So Long, My Son (Di jiu tian chang) by Wang Xiaoshuai is a deeply moving, generations-spanning drama exploring the long-term effect of China’s one-child policy on a small circle of friends.
Secrets and Liesby Alexa Dalby
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CAUTION: Here be spoilers
Wang Xiaoshuai’s time-hopping epic and profoundly moving melodrama So Long, My Son explores the human consequences across three decades of China’s one-child policy (which lasted from 1979–2013).
So Long My Son gives us a strong brooding sense of the uncaring sweep of those revolutionary changes, in which ordinary people are left heartbroken and helpless against fate or social engineering or ideology.
It’s a period of tectonic shifts in society and So Long My Son movingly shows the effects at a human level. The group of friends that Wang concentrates on live quiet lives filled with unspoken guilt, grief, regret and remorse – until the final denouement.
So Long, My Son does not unfold chronologically — it is shaped so that the past and the present loop around each another. It starts with the accidental drowning of an unknown boy and the grief of the couple we imagine are his parents – all seen by us from a distance. Though this event is not initially explained, its meaning is slowly revealed as the film progresses and its repercussions are felt throughout the two generations we follow.
The young couple we have seen at first, Liu Yaojun (Wang Jingchun) and Wang Liyun (Yong Mei), live through being workers at the grim state factory in a city during the Cultural Revolution and the forced abortions of China’s prevailing one-child policy. Though they’re obedient to the communist party, they don’t benefit from China’s good fortune and they move to a remote fishing community where they scrape a living, hampered by not speaking the local dialect, and are unable to cope with a bitter relationship with their teenage son Xing (Wang Yuan).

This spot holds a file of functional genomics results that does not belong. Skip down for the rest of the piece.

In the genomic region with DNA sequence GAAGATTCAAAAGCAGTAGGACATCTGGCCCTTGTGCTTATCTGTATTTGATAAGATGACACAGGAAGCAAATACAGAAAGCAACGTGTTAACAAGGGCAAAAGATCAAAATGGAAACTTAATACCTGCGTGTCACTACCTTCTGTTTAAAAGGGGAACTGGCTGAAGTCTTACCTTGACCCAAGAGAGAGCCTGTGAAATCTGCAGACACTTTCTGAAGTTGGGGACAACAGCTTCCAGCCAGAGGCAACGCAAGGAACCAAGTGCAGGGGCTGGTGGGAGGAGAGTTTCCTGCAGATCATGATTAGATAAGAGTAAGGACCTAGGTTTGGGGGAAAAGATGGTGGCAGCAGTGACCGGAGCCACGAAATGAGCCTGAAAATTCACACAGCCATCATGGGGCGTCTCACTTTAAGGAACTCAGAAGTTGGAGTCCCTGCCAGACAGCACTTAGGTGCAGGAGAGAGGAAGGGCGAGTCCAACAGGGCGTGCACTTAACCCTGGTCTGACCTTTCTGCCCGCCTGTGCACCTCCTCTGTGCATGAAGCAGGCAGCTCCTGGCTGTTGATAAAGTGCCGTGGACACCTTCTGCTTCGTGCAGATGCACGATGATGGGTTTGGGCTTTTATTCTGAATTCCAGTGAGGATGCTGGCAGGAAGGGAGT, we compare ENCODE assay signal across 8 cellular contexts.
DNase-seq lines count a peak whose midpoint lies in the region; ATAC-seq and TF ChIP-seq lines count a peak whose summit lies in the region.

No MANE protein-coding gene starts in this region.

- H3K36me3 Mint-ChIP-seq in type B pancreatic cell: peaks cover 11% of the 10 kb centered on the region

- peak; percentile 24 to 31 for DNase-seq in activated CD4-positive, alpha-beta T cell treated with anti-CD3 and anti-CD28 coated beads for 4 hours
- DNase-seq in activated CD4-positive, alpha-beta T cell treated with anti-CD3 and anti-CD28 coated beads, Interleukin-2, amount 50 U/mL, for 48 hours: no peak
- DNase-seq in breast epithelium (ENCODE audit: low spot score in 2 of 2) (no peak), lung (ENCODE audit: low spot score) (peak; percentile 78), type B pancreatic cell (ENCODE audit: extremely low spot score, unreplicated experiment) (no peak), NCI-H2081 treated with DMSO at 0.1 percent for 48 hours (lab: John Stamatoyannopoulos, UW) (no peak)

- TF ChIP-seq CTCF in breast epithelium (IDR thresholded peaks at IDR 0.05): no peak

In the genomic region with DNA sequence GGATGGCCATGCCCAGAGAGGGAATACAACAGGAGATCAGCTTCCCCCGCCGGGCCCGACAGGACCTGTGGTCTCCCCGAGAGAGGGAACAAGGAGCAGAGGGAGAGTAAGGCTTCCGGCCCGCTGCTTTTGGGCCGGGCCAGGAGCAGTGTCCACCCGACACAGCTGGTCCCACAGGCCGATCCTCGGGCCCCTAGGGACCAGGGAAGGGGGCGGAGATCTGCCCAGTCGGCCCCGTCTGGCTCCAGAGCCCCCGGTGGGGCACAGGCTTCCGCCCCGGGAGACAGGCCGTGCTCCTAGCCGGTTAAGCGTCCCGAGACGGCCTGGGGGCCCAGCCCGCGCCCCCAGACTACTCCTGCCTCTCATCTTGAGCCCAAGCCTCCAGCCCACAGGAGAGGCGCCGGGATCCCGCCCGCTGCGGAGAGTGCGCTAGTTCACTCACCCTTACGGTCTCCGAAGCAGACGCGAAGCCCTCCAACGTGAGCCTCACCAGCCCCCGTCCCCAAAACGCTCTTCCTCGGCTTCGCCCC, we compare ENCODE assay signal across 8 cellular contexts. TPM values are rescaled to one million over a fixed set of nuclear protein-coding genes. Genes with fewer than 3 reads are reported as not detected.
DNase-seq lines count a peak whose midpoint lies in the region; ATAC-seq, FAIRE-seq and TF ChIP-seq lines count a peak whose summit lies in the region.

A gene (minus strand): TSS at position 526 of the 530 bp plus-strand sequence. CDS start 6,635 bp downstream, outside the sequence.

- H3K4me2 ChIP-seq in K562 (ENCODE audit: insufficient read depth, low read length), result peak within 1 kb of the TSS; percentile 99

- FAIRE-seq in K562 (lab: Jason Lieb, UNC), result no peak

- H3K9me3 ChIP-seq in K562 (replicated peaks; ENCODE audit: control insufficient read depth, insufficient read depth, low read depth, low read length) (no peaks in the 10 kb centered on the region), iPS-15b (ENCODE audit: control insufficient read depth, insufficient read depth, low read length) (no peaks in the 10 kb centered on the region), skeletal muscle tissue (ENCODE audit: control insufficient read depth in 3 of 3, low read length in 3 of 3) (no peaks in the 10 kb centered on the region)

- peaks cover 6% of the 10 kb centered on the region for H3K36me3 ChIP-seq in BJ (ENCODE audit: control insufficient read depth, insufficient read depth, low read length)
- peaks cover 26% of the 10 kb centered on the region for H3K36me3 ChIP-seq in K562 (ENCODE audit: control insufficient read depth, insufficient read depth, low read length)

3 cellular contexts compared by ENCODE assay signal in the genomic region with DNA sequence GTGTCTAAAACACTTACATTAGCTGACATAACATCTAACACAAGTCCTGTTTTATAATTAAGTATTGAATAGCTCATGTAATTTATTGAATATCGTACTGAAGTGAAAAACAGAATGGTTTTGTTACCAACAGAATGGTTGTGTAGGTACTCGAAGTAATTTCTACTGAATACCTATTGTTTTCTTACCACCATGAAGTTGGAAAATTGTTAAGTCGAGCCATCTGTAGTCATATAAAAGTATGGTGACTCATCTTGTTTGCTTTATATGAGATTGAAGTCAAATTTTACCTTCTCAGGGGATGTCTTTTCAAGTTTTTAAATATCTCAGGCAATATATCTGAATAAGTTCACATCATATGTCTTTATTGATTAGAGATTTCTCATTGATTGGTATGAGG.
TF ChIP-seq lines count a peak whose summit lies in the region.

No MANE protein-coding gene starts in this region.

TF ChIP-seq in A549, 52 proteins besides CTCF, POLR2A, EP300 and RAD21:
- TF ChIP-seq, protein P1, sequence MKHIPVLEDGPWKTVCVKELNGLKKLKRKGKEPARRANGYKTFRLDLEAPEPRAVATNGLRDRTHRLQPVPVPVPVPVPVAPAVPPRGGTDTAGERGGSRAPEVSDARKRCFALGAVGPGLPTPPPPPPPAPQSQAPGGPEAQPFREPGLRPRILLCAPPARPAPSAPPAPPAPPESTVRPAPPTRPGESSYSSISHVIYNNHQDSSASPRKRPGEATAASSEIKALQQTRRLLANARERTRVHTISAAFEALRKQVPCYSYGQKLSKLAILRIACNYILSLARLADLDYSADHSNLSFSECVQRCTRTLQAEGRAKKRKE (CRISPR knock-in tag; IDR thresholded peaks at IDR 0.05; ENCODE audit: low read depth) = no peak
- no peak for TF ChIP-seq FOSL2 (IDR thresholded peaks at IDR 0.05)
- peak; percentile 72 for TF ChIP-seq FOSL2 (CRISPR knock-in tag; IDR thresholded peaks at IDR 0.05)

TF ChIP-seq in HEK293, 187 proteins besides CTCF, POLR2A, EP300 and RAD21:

Meanwhile their erstwhile friends, a couple who were also their co-workers at the factory, supervisor Haiyan (Al Liya) and her husband, have become prosperous, profiting from the one-child policy responsible for the dynamic changes taking place in China’s cities.
Yong Mei and Wang Jingchun give wonderful performances as a loving couple who are ground down by life yet still compassionate and tender. Both the couples age subtly and convincingly over the decades as they see the next generation – their sons – grow up in ways that reflects the changed society. The flashy new buildings and advertising hoardings that have sprung up all around them in their hometown make the city – and the life and society – they once knew almost unrecognisable.
So Long, My Son and its use of the tune of Auld Lang Syne will break your heart. But finally it comes to a resolution which revisits the past and repays all the emotions it has put you though during its epic sweep.
Wang’s Beijing Bicycle took the Jury Prize in Berlin in 2001, and 2008’s In Love We Trust won best screenplay (he also scored a Jury Prize from Cannes for Shanghai Dreams).
So Long, My Son premiered at the Berlinale, screened at Cannes and the BFI London Film Festival and is released on 6 December 2019 in the UK.